I Do, For Now

 

Pope Francis Coleman blogRecently, our spontaneously-tongued pontiff, Pope Francis, made comments to journalists regarding his impression of the current state of marriage in the Church (readers of Italian can find his comments here, under Terza Domanda).

“It’s [i.e., marriage is] provisional, and because of this the great majority of our sacramental marriages are null. Because they [the hypothetical couple] say, ‘Yes, for the rest of my life!’ but they don’t know what they are saying. Because they have a different culture. They say it, they have good will, but they don’t know.”

Many individuals have rightly taken issue with the Holy Father’s words here. Responses have come from canon lawyers, clerics, and lay scholars alike. I shall not wade through all of these critiques, nor attempt to clarify what the Pope “might have been trying to say” about the current state of marriage in the Church. Rather, Francis’ comments reminded me of a conversation I had with my wife regarding this same subject. At the time, she was actively involved in parish ministry and witnessed first-hand the poor catechesis and cultural deformity from which many couples seeking sacramental marriage suffered. On one occasion she voiced her concern to me in words very similar to those of Pope Francis; essentially stating that these couples had no idea what marriage means.

We ought to be very careful, however, when we play the cultural “blame game” for all of society’s ills. As a professor – and perhaps firstly as a human being – what concerns me most is the abrogating of moral responsibility. Moral responsibility comes from freedom, and freedom comes from our ability know and will. Pleading ignorance is a way of saying that I was not free to make a choice because my ability to know was substantially compromised. In many situations, of course, this happens when the truth is actively withheld from a particular party making a decision. But the culture in which we live cannot change what our bodies are, or what they do, or the nature of a promise. While Christ’s teaching on the indissolubility of marriage is a part of divine revelation, the fact that marriage establishes a binding relationship – a relationship signified and consummated by a marital act – is not. To claim that “the great majority of our sacramental marriages are null” due to ignorance, therefore, undermines the human capacity to apprehend any natural moral truth or reality. Our culture, I would argue, does not prohibit us from understanding the concepts of marriage or permanence or indissolubility but, rather, facilitates in an ever more increasing fashion our desire not to live in accordance with these realities. As with original sin, it weakens our wills more than our intellects.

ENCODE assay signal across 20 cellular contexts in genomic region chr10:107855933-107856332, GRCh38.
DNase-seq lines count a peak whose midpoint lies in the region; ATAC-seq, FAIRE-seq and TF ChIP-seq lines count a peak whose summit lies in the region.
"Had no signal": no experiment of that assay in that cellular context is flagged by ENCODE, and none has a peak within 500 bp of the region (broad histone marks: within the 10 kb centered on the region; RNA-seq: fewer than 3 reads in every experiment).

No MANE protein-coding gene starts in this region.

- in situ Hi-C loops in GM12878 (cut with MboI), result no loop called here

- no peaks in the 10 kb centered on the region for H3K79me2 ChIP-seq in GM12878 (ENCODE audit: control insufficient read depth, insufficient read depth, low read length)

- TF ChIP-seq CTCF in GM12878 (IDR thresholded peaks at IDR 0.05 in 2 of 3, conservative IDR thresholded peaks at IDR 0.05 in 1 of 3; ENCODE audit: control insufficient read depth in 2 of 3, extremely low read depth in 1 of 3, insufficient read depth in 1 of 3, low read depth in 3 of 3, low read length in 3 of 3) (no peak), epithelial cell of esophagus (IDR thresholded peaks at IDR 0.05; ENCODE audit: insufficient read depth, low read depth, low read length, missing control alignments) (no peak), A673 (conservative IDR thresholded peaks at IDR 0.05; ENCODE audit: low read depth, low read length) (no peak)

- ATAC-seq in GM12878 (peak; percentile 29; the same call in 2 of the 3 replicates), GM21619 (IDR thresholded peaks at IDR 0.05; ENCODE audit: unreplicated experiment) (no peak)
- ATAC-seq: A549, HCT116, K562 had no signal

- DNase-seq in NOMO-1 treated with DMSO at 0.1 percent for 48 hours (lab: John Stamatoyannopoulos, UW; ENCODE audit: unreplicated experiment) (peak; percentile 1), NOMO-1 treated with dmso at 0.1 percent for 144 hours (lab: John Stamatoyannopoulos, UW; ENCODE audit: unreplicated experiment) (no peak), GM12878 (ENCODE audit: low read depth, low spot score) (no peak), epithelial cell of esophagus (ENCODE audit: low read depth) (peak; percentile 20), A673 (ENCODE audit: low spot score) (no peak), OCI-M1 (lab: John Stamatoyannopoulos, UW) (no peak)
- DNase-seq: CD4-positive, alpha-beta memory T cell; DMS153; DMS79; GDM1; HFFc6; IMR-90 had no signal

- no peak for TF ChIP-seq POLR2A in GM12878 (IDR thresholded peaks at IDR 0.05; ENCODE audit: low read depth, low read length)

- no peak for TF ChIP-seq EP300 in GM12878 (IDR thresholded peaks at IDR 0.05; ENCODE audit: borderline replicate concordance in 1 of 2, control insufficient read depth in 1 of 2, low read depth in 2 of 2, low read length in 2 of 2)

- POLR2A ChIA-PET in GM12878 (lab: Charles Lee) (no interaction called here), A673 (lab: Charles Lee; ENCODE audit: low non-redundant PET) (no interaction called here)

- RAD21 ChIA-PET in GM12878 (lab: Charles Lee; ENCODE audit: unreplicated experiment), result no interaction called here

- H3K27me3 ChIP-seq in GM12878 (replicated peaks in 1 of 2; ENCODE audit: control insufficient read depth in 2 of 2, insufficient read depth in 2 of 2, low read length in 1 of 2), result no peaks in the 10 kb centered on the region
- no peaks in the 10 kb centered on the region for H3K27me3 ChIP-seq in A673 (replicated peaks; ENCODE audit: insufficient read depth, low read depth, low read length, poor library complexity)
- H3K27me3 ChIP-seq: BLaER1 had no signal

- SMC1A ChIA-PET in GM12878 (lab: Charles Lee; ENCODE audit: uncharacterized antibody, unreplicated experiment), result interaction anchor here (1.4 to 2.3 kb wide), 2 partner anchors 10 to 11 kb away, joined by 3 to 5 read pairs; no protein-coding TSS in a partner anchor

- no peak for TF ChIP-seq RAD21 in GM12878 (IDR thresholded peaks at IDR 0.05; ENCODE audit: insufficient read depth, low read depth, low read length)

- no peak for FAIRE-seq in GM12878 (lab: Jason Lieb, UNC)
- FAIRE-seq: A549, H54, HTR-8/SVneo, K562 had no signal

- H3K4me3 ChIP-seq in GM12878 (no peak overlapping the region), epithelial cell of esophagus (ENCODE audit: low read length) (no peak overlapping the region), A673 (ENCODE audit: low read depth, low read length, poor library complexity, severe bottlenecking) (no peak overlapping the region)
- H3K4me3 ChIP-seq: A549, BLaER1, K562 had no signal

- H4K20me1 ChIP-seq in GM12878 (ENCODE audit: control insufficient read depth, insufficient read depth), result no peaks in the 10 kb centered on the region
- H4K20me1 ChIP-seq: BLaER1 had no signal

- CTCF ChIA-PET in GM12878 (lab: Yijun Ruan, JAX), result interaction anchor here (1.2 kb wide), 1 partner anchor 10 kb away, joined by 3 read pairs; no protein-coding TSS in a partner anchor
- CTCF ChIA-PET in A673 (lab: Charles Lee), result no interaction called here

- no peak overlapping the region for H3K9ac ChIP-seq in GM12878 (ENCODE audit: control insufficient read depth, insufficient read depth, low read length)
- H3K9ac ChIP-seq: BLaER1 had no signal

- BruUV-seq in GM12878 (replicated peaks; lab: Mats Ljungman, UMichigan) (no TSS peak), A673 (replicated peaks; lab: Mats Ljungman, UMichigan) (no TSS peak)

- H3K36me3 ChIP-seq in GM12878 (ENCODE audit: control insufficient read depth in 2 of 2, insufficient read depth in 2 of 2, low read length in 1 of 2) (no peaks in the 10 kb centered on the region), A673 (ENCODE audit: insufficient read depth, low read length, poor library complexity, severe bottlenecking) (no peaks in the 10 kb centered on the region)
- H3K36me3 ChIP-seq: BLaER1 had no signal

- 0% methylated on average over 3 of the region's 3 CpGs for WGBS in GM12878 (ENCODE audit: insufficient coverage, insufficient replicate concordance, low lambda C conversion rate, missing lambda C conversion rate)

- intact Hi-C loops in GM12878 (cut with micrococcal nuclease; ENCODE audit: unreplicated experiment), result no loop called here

As a married man, I understand the temptation to say that knowledge about marriage must be gained first-hand. There is wisdom in that belief, but one cannot push that sentiment too far. Saying “I do” at the altar cannot be considered “free from ignorance” only if accompanied by the depth and breadth of knowledge about marriage that one would only possess after 10 or 20 or 30  years of married living. That is a reductio ad absurdam. So yes, Holy Father, the husband and father in me – with a half-smile – agrees: they don’t know what they’re saying. But as a freely thinking and willing human being I must disagree: they know what they’re saying, but only their cooperation with God’s grace will enable them to live what they have promised.

Anthony Coleman teaches theology for Saint Joseph’s College Online.

Enthronement Reflection and Re-Consecration – What a Month!